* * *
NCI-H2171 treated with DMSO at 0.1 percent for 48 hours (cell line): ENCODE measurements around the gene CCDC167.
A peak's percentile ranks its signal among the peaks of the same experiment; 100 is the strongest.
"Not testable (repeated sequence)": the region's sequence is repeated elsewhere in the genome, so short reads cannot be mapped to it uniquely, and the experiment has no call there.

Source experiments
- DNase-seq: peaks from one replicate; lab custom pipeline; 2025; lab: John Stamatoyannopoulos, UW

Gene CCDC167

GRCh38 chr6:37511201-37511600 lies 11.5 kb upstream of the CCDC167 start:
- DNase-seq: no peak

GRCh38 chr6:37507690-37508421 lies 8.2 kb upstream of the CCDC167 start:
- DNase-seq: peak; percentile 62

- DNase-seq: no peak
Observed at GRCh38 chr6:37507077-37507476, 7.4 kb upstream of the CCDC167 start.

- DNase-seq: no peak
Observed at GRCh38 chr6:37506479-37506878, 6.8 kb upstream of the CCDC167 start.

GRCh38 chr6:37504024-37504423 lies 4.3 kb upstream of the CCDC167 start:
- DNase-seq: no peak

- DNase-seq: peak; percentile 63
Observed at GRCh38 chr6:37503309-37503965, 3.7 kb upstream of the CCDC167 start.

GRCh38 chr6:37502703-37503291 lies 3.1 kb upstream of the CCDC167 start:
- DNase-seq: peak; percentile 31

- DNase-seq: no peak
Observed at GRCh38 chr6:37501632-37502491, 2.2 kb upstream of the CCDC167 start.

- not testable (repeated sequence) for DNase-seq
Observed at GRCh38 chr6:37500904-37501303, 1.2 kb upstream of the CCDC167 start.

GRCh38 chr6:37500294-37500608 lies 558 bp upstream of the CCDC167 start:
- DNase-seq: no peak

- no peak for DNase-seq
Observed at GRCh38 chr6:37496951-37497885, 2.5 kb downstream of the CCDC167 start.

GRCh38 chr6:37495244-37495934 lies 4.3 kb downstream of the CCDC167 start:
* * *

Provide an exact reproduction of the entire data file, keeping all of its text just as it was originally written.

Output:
NCI-H2171 treated with DMSO at 0.1 percent for 48 hours (cell line): ENCODE measurements around the gene CCDC167.
A peak's percentile ranks its signal among the peaks of the same experiment; 100 is the strongest.
"Not testable (repeated sequence)": the region's sequence is repeated elsewhere in the genome, so short reads cannot be mapped to it uniquely, and the experiment has no call there.

Source experiments
- DNase-seq: peaks from one replicate; lab custom pipeline; 2025; lab: John Stamatoyannopoulos, UW

Gene CCDC167

GRCh38 chr6:37511201-37511600 lies 11.5 kb upstream of the CCDC167 start:
- DNase-seq: no peak

GRCh38 chr6:37507690-37508421 lies 8.2 kb upstream of the CCDC167 start:
- DNase-seq: peak; percentile 62

- DNase-seq: no peak
Observed at GRCh38 chr6:37507077-37507476, 7.4 kb upstream of the CCDC167 start.

- DNase-seq: no peak
Observed at GRCh38 chr6:37506479-37506878, 6.8 kb upstream of the CCDC167 start.

GRCh38 chr6:37504024-37504423 lies 4.3 kb upstream of the CCDC167 start:
- DNase-seq: no peak

- DNase-seq: peak; percentile 63
Observed at GRCh38 chr6:37503309-37503965, 3.7 kb upstream of the CCDC167 start.

GRCh38 chr6:37502703-37503291 lies 3.1 kb upstream of the CCDC167 start:
- DNase-seq: peak; percentile 31

- DNase-seq: no peak
Observed at GRCh38 chr6:37501632-37502491, 2.2 kb upstream of the CCDC167 start.

- not testable (repeated sequence) for DNase-seq
Observed at GRCh38 chr6:37500904-37501303, 1.2 kb upstream of the CCDC167 start.

GRCh38 chr6:37500294-37500608 lies 558 bp upstream of the CCDC167 start:
- DNase-seq: no peak

- no peak for DNase-seq
Observed at GRCh38 chr6:37496951-37497885, 2.5 kb downstream of the CCDC167 start.

GRCh38 chr6:37495244-37495934 lies 4.3 kb downstream of the CCDC167 start: